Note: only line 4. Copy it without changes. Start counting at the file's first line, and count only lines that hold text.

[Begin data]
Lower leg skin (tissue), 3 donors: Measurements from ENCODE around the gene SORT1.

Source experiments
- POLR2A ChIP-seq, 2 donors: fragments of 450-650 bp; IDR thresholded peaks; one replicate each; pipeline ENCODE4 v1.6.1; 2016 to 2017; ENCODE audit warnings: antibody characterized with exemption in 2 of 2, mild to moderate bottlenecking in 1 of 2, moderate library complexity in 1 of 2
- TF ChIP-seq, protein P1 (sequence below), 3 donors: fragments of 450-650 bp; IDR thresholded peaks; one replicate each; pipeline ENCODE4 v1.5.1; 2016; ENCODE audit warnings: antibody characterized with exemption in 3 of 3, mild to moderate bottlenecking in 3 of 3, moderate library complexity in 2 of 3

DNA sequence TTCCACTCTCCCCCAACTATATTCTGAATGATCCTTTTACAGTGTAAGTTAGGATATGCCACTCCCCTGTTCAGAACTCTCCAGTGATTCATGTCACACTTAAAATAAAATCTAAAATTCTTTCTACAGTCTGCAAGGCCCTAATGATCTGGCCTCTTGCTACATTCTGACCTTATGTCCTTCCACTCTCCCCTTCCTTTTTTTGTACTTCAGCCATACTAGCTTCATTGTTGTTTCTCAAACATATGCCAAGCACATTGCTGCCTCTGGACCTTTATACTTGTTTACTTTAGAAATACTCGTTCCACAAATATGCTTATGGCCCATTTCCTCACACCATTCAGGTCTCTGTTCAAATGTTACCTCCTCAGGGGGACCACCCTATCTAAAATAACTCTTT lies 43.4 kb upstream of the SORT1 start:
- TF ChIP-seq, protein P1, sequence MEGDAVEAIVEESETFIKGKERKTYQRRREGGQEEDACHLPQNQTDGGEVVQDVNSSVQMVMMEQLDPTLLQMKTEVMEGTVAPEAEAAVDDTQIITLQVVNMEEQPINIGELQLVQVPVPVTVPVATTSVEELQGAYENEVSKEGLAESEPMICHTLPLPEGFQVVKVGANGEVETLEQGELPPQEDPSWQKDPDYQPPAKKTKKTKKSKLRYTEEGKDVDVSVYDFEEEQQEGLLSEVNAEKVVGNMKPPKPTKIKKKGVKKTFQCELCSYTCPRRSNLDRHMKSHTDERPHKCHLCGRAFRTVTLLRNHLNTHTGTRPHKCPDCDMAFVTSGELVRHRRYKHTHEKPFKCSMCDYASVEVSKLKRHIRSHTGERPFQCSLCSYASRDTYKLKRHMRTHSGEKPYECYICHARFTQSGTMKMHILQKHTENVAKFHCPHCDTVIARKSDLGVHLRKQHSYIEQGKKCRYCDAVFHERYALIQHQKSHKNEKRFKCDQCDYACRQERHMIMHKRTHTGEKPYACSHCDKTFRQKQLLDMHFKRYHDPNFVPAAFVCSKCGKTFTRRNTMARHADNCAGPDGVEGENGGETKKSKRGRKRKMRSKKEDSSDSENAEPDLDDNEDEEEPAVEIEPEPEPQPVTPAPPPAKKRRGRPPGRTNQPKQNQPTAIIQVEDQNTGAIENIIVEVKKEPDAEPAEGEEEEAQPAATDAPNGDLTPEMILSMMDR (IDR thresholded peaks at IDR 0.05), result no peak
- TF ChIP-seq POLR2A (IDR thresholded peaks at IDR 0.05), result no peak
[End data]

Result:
- TF ChIP-seq, protein P1 (sequence below), 3 donors: fragments of 450-650 bp; IDR thresholded peaks; one replicate each; pipeline ENCODE4 v1.5.1; 2016; ENCODE audit warnings: antibody characterized with exemption in 3 of 3, mild to moderate bottlenecking in 3 of 3, moderate library complexity in 2 of 3